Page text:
(Posted by Admin)
It’s that time of year again. College seniors are wrapping up their classes, and starting to prepare their resumes for employment after college. One GREAT way to find a job as a recent college graduate is to attend your universities career fairs. However, it is not enough to just show up, you have to be prepared. As a fortune cookie once said, “Planning is the prelude to successful action.” Use this guide to help prepare yourself for that upcoming college career fair!!
This is not a rehearsal. This is your first impression.
Don't go in to the Career Fair thinking this is going to be "good practice" for interviews. This is the first step to getting an interview. Don't be timid, and put yourself out there. Companies want to see that you have personality and are excited about opportunities at their company (more on that later). You're there to be evaluated for future employment, make it count.
Do your homework!
Coming prepared goes a long way. It's the little things that make all of the difference. Take a few minutes to put personalized company names on resumes, and take a few notes about the company. When I went to career fairs, I had a list of companies I wanted to talk to, and a few notes about their culture, open positions, and questions. Most career fairs have an online list of attending companies, so it is easy to check them out. The internet is your friend here.
Don't be a "Browser"…!
This is your 1 minute elevator interview. It's a waste of your time to stand there, take the company brochure, and let them do all the talking. Introduce yourself, and let them know why you are a good fit for their company (do your homework!). They are there because they have open positions. Be personable, be confident, and most of all be genuine. They don't have to hire you, make them want to.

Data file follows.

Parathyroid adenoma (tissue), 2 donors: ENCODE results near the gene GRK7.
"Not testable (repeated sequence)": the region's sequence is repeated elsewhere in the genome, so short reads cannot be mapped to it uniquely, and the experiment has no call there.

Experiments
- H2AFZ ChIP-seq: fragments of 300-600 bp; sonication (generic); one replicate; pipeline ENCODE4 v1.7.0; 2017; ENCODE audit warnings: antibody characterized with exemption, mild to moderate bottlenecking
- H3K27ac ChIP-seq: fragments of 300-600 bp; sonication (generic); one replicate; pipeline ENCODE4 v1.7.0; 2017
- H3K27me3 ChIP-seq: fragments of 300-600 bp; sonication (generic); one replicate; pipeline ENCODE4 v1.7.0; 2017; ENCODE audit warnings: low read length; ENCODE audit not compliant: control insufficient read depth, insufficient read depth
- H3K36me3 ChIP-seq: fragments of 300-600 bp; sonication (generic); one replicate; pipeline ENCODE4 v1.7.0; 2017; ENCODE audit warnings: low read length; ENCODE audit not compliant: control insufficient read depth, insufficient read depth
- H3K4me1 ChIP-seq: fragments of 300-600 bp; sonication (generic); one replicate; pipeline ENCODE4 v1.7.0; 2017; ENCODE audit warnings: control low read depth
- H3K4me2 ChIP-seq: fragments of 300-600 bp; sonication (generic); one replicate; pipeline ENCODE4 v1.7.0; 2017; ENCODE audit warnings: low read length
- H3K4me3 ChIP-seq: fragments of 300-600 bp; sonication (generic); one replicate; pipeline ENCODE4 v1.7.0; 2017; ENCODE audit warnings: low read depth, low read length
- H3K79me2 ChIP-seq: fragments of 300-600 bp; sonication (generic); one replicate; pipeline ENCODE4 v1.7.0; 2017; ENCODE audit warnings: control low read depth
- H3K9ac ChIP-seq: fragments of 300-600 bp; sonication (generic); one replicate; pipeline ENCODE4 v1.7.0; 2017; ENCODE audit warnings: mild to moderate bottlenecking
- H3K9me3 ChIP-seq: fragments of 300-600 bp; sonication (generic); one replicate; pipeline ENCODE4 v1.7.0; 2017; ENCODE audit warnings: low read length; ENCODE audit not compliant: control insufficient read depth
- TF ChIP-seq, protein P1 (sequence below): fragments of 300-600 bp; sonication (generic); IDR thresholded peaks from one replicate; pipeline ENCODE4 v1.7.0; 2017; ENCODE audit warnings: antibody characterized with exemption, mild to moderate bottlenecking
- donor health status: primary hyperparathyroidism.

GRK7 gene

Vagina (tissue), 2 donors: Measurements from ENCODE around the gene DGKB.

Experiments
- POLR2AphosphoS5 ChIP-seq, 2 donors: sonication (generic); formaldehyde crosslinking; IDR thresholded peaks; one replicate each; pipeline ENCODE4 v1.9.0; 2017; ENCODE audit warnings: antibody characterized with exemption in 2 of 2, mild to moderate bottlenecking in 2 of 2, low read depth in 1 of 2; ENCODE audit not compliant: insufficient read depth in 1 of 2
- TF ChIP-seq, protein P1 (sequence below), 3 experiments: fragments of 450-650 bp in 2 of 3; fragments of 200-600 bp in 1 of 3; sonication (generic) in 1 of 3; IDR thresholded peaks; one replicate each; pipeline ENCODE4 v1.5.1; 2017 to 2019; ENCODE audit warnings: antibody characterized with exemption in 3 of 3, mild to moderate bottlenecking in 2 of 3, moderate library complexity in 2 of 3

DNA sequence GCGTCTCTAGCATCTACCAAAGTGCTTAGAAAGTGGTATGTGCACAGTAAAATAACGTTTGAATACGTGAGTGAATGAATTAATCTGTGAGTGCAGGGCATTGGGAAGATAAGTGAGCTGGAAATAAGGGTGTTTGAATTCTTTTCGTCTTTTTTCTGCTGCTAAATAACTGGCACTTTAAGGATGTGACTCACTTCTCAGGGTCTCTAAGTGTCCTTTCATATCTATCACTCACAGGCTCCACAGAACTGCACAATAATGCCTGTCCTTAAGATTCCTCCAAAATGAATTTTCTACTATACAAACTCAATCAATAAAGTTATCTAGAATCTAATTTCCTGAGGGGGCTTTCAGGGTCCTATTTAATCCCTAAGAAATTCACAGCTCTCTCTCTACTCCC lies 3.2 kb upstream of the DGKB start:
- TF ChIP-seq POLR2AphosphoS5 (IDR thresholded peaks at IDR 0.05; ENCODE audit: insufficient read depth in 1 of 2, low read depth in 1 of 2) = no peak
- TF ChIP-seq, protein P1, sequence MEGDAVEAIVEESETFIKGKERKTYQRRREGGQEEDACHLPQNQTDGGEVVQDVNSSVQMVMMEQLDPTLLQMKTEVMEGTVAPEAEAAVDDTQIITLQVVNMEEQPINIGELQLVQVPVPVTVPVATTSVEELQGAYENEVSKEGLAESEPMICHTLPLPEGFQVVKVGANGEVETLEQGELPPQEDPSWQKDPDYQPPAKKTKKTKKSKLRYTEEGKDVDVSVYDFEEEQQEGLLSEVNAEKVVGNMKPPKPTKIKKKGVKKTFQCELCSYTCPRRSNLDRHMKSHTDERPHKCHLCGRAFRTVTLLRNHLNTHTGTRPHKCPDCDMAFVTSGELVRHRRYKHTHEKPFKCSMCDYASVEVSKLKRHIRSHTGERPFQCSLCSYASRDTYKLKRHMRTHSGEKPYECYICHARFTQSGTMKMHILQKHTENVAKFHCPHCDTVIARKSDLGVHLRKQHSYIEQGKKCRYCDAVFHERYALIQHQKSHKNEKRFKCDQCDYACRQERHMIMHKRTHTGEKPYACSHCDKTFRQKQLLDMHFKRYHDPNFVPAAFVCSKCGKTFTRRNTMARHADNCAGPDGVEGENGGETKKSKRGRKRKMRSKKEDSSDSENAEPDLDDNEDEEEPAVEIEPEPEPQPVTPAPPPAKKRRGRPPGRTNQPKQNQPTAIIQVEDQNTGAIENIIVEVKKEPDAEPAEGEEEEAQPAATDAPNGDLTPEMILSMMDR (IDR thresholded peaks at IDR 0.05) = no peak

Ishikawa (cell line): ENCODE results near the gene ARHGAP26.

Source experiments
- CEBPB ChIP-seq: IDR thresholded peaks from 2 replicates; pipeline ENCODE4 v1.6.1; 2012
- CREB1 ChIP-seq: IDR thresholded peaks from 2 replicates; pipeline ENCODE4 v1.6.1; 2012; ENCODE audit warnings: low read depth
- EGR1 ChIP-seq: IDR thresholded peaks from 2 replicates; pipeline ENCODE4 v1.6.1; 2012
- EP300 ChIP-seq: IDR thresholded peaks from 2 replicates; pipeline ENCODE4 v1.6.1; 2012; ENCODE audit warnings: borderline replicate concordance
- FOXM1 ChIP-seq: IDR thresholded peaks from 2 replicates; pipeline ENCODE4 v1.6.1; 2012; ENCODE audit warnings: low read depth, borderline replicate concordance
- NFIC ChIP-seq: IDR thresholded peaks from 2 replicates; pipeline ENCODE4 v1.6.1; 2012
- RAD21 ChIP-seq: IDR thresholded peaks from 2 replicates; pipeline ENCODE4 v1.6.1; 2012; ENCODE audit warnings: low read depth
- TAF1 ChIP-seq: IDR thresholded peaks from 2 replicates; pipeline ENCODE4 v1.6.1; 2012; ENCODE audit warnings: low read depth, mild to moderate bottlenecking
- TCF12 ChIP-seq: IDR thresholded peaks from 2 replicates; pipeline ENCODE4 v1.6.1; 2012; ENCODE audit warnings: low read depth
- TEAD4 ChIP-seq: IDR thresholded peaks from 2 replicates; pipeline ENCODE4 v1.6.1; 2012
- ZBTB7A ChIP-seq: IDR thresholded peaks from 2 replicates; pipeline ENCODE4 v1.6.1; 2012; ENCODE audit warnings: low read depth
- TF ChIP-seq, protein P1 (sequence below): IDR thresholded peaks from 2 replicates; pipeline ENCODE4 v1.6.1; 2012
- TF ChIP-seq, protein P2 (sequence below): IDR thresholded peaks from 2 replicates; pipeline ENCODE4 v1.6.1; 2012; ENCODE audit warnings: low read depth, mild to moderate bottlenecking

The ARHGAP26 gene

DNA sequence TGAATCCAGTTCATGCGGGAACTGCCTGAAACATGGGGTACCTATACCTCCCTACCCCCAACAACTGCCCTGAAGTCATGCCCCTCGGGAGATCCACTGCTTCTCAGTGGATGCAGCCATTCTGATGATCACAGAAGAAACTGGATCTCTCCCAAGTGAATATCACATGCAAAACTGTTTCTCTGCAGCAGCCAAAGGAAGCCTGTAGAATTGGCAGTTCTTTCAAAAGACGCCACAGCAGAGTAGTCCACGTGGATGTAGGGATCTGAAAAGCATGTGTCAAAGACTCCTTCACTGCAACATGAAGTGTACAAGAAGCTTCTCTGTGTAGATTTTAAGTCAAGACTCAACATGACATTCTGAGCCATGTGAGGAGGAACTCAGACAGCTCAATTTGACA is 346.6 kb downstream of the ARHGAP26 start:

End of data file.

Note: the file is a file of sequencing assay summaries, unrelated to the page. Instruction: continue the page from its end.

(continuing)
Practice, practice, practice.
Everyone knows the old "practice your speech in the mirror", well it works. Know what you are going to say before you say it. This way, you'll sound much more confident and natural when talking to companies. Take a few generic resumes and practice with a couple companies you aren't very interested in at first, just to get your lines down, and the jitters out.
Dress for the job you want.
Formal business attire (women, business professional, men, suit and tie). There really isn't a whole lot of wiggle room for this. Bring a few mints (or breath spray) and tissues for sweaty palms. The room will be hot and crowded. Be prepared.
BE OPEN MINDED
Don't just talk to companies that fit what you think you want to do. Jobs can be hard to come by. Certain studies even show 50% of college grads are underemployed. I never realized I wanted to be a recruiter until I did research about a few companies at a career fair I was attending. I never even knew recruiting was a viable career option, and now I'm loving it. Be open to learning new things and trying something outside of your comfort zone. It's worth it.